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Noonan’s Notes Blog is written by a team of Hodgson Russ tax attorneys led by the blog’s namesake, Tim Noonan. Noonan’s Notes Blog regularly provides analysis of and commentary on developments in the world of New York and multistate tax law. Noonan's Notes Blog is a winner of CreditDonkey's Best Tax Blogs Award 2017.

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NYS Offers a GILTI Exemption and Increases its Economic Nexus Threshold

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On June 20, 2019, both the NYS Assembly and Senate passed bills that made significant changes to the state’s treatment of two hot tax issues: the taxation of global intangible low-taxed income (“GILTI”), and the state’s threshold for establishing economic nexus for sales tax purposes. According to the Senate and Assembly websites, the legislation was signed into law by Governor Cuomo on June 24th.

GILTI Treatment

New York is changing course regarding its treatment of GILTI. We previously discussed New York’s treatment of GILTI here and here. To recap, the Governor’s executive budget that was signed into law established a statutory sourcing rule for GILTI that requires net GILTI to be included in the denominator of the taxpayer’s apportionment factor, with zero reported in the numerator. This treatment mirrored the Tax Department’s recent technical guidance relating to such income and conformed to the instructions for Form CT-3-I. This apportionment rule provided some relief to taxpayers having to pay federal and state tax on GILTI, but it was a far cry from the 95% exemption that was originally contained in the Governor’s executive budget but subsequently removed just prior to passage.

Apparently the government just needed some additional time to summon the political will to pass the 95% exemption because that’s exactly what the new law enacts. The new law amends the definition of “Exempt CFC Income” in Section 208(b) of the Tax Law to include “ninety-five percent of the income required to be included in the taxpayer’s federal gross income pursuant to subsection (a) of section 951A….” The new law also definitively indicates that this income “shall not constitute investment income” and also requires an add back for any deduction taken pursuant to Section 250(A)(1)(B)(I) of the Internal Revenue Code. Finally, the new law amends the apportionment rules for C corporations. Rather than letting C corporations include the full amount of the GILTI in the apportionment denominator, the new law only permits the inclusion of 5% of the income. The apportionment rules for S corporations are now codified by the new law and remain unchanged (GILTI is excluded from the numerator and included in the denominator).

The new law takes effect immediately and applies to taxable years beginning on or after January 1, 2019.

Economic Nexus Threshold

We previously discussed New York’s economic nexus provisions here and here. To recap, following the Supreme Court case South Dakota v. Wayfair, states can now require out-of-state sellers to collect the state’s sales tax on sales to customers within the state if the seller has enough economic presence in the state. Prior to the Wayfair case, an out-of-state vendor had to be physically present in a state before the state could impose a collection and remittance obligation. So what qualifies as sufficient economic presence to create nexus? Well, the Supreme Court didn’t definitively tells us, though it seemed to tacitly bless South Dakota’s law, which required out-of-state sellers to generate $100,000 in sales to customers in the state or enter into more than 200 separate transactions with customers in the state.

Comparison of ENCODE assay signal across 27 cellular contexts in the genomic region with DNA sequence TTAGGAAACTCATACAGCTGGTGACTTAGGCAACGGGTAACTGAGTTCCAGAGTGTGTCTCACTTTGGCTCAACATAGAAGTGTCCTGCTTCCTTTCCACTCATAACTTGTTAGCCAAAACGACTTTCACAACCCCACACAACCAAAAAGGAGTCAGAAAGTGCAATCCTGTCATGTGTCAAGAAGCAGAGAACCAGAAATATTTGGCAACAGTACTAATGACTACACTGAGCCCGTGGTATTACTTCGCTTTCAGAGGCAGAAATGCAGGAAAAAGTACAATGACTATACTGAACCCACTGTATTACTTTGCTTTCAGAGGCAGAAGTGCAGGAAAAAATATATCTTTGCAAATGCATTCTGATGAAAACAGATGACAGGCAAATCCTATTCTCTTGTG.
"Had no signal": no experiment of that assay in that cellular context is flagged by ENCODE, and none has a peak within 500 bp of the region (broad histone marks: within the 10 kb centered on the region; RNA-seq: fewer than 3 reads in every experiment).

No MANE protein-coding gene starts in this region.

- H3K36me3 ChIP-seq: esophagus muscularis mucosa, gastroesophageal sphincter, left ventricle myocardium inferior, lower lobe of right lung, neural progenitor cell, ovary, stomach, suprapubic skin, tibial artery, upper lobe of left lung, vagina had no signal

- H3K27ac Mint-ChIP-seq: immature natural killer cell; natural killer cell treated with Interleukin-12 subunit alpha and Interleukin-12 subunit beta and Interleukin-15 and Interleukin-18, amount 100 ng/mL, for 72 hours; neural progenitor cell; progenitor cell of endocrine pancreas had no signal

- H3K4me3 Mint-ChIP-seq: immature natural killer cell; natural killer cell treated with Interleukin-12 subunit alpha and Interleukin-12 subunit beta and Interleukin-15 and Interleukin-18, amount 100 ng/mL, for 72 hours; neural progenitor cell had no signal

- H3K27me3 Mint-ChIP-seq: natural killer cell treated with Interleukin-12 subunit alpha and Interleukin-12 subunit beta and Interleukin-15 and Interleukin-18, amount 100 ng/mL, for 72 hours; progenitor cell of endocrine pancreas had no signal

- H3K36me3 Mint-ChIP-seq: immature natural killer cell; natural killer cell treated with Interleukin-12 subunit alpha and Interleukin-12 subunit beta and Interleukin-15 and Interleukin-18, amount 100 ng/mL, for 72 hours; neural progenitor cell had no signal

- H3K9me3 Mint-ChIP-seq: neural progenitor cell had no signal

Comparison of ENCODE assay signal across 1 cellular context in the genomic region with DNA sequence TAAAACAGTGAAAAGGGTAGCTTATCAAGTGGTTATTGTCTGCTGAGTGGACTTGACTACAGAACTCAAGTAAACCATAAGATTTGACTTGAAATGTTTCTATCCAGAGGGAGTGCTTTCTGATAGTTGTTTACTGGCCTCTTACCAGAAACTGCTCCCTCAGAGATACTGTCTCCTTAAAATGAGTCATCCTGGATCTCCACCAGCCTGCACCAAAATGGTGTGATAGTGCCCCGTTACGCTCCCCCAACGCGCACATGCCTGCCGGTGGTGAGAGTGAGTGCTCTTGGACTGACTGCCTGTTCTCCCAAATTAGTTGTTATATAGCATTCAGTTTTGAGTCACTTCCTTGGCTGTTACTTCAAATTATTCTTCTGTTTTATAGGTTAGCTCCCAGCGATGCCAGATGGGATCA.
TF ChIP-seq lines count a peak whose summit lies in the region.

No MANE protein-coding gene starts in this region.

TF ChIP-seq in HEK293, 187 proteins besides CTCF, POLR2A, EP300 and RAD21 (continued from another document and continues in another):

New York originally indicated that an out-of-state seller would have nexus with the state if its sales in the state exceeded $300,000 AND the seller made more than 100 sales of property delivered in the state. The new law increases the state’s economic nexus threshold for sales and use tax purposes from $300,000 to $500,000. The law also applies this increase to the state’s marketplace legislation discussed in greater detail here.

This mirrors action recently taken by California, which also increased its economic nexus threshold to $500,000 (up from $100,000). So it looks like the larger states are going to permit more economic activity within their borders without requiring out-of-state sellers to collect and remit sales tax (Texas, Ohio, and Massachusetts also impose a $500,000 threshold). But while California’s amended rule did away with that state’s transaction requirement (previously more than 200 transactions), New York kept its transaction requirement in place. This is significant because while most states impose an “or” test (e.g., $100,000 OR 200 transactions), New York’s threshold contains an “AND” requirement. In other words, an out-of-state seller has to satisfy both the $500,000 sales requirement AND the more than 100 transactions requirement in order to create nexus in the state (assuming the seller has no physical presence in New York). Thus, as discussed in our previous posts on this topic, infrequent sales of highly valuable property in the state (e.g., sales of expensive art) will not create economic nexus for the seller.

Moreover, unlike many other states, New York’s economic nexus rule is limited exclusively to sales of tangible personal property. Remote sales of services (e.g., online access to information services) will not trigger the state’s economic nexus rule. The recently enacted law did not broaden the scope of the state’s economic nexus rule to apply it to services.

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